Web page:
Under the midday sun (shining from the north, but never mind), two Hungarian corps follow their advance guard in a long column marching alongside the Danube from top right of picture into the charming riverside town of Vác (left of picture).

View of the whole battlefield, looking from the tail of the Hungarian march column (bottom right), following the column as it marches south between the Danube and the railway into Vác. The Hungarian advance guard is visible on the plain beyond Vác, opposed by one tiny Russian cavalry unit.

Hungarian Turn 2. The Russians have appeared in more force - three cavalry brigades and their artillery, top left of picture. The Hungarian advance guard has therefore fallen back from the vineyards to join the main body debouching from Vác and form a line.

 Close-up of Bobics's division on the Hungarian left; Hungarian right wing is in the distance (top left of picture). In the Night Interval, both sides will redeploy: Hungarians first, south of the Csörög (the stream in centre of picture) and around the Hétkápolna (the church top left), >6" from the Russians; then the Russians, north of the Csörög and >6" from the Hungarians. Bob is therefore trying to establish a line to keep my Russians beyond the Csörög so we don't constrict his redeployment and are ourselves forced to deploy at a distance from the next objectives.

Same situation as the previous photo, but looking towards the Hungarian right wing from behind the Russians, who have straggled somewhat on arrival. Some infantry and guns are in the vineyards, cavalry probing right towards the Csörög, and more infantry bringing up the rear.

Hungarian Turn 3. Their march columns have changed into battle formation. Bobics has crossed the Csörög, daring the Russian cavalry to attack him.

A closer view of the confrontation above.

Russian Turn 3: the shell craters indicate that the Russian hussars and lancers have retired Disrupted after their charge failed to drive back Bobics's men. Some consolation in the form of the empty ammo boxes by the battery in Duka village, showing that the guns are low on ammo after causing a Hungarian casualty - though, as it turned out, this was then recovered overnight anyway.

 Turn 4 (the last before nightfall): satisfied with having kept my cavalry at bay, the Hungarian left falls back behind the Csörög. On the Russian turn, the cavalry fail to rally.

Russian forces lining the Csörög after their Night Interval redeployment. The cavalry in the foreground still have not recovered their composure. A massive gun line in the centre aims right towards Vác. Beyond the guns, a solitary Hungarian rearguard brigade is visible, about to skedaddle (and be blown away). Beyond it, the bulk of the Russian infantry and a few more guns poised to attack Vác.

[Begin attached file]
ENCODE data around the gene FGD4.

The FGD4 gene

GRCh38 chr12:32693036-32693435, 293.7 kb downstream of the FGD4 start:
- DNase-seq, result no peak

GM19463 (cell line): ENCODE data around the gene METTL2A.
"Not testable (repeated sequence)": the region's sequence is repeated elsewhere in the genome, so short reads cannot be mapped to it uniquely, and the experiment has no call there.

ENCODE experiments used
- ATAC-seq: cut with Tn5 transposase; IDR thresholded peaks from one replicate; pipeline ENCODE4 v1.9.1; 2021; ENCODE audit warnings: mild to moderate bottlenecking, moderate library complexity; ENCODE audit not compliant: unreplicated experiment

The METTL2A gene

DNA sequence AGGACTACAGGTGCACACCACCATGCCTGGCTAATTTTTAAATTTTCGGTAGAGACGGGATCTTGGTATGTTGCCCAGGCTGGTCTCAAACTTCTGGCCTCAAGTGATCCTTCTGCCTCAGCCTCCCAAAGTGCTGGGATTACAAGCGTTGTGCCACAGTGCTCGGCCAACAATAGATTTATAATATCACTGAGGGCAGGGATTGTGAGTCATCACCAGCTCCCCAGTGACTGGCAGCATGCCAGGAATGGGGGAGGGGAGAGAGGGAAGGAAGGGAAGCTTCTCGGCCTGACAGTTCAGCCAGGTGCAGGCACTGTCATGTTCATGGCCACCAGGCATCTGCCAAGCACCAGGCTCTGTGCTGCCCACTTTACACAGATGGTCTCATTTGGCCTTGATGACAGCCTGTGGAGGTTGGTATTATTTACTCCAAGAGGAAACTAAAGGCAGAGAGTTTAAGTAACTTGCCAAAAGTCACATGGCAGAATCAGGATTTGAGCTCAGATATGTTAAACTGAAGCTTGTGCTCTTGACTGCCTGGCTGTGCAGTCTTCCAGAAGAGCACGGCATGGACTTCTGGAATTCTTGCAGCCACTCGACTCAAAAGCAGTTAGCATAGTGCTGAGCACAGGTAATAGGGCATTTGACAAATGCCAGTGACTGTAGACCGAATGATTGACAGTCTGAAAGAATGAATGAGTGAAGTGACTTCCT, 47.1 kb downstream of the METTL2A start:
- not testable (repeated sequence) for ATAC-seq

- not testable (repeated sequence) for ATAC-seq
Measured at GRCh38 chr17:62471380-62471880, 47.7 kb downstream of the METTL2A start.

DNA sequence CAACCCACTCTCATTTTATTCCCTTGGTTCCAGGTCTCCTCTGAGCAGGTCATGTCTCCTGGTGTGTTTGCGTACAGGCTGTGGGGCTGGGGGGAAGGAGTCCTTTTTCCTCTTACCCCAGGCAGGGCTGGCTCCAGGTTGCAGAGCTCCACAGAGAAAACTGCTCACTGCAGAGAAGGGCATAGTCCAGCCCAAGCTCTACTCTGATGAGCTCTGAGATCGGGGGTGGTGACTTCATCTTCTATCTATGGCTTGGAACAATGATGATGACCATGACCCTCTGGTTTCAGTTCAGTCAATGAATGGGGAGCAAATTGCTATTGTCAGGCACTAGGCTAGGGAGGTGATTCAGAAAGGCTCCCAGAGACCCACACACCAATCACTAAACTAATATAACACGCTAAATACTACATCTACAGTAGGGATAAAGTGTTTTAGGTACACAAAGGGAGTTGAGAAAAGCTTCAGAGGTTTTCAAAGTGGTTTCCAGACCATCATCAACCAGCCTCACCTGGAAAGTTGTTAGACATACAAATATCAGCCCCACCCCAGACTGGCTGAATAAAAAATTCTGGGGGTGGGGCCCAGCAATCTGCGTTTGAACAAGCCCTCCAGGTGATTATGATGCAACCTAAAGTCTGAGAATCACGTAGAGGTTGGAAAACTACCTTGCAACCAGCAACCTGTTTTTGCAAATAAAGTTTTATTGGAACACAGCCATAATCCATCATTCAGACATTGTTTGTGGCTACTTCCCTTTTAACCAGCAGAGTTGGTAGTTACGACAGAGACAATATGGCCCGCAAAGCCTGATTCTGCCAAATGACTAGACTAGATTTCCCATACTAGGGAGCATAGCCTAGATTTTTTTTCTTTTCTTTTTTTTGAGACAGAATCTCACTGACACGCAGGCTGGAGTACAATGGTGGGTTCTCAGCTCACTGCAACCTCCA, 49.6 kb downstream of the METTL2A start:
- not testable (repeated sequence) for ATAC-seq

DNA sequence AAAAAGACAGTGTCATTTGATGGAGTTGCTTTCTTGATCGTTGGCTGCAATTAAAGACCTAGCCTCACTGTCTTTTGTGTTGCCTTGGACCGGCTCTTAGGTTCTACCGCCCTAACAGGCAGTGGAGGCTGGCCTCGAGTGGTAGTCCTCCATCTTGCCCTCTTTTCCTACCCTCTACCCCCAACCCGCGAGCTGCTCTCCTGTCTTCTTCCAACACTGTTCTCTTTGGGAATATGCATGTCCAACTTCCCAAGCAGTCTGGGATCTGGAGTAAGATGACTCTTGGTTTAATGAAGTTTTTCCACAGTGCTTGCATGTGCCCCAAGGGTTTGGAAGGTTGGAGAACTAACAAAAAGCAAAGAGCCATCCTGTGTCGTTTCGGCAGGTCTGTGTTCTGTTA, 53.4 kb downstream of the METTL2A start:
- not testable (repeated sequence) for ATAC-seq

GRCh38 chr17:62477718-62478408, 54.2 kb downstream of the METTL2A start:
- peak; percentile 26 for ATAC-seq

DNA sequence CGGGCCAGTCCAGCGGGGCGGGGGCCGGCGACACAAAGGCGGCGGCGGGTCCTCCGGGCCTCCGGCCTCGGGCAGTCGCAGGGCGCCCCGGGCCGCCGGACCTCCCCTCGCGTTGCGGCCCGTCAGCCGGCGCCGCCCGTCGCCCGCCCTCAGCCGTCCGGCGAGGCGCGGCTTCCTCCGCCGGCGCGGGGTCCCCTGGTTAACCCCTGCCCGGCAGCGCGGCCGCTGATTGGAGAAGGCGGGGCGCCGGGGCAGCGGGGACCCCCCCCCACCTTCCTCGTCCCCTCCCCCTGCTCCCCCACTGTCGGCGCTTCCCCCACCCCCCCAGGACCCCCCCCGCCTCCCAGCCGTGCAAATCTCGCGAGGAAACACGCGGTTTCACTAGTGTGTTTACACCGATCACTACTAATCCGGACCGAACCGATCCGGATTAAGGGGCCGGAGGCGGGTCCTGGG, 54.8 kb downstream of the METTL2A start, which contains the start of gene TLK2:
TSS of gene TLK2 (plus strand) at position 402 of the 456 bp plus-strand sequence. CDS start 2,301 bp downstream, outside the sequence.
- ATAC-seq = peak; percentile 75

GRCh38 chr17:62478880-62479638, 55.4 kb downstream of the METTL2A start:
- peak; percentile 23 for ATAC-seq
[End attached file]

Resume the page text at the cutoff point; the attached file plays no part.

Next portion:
And a view of the Hungarians braced for the impending Russian assault. Front centre are General Leiningen and his best troops: the Polish Legion in their red czapkas, and a brigade including the famous 9th Honvéd Bn in their red kepis. Behind them, a formidable gun line defends the Török Hill objective. In the far distance, a third line holds the final rearguard positions.

Turn 5: the Russian assault columns approach Vác and their right wing crosses the Csörög.

Another view of Turn 5. The Russian cavalry are supposed to be on a sweeping move to outflank the Hungarian left, but it doesn't seem to be happening ...

Turn 6: Russians close right up to Vác , crossing the river in front of the town, but do not assault yet. Meanwhile, shell craters show where Russian attacks on the Polish Legion and the red kepis have been inconclusive and left everyone Disrupted.

Turn 7: crunch time! Attacks go in on Vác and the Polish Legion. The Russian cavalry (front centre and bottom right) has begun its sluggish outflanking move - those snake-eye dice betray a series of dreadful movement rolls.

Turn 8: After the crunch, the thud. All the Russian attacks bounced off. The twin craters and tent mark a Russian brigade that is decimated and spent. The Hungarians reform their line in the centre. General Görgei can be seen at the back, directing the imminent withdrawal. At the very top centre, Hungarian hussars depart. Bob was about to launch them against my Russian cavalry when he realised that he was required to exit one cavalry unit or forfeit a victory point. As he had got his other cavalry unit killed on Turn 1, the hussars had to leave the party early!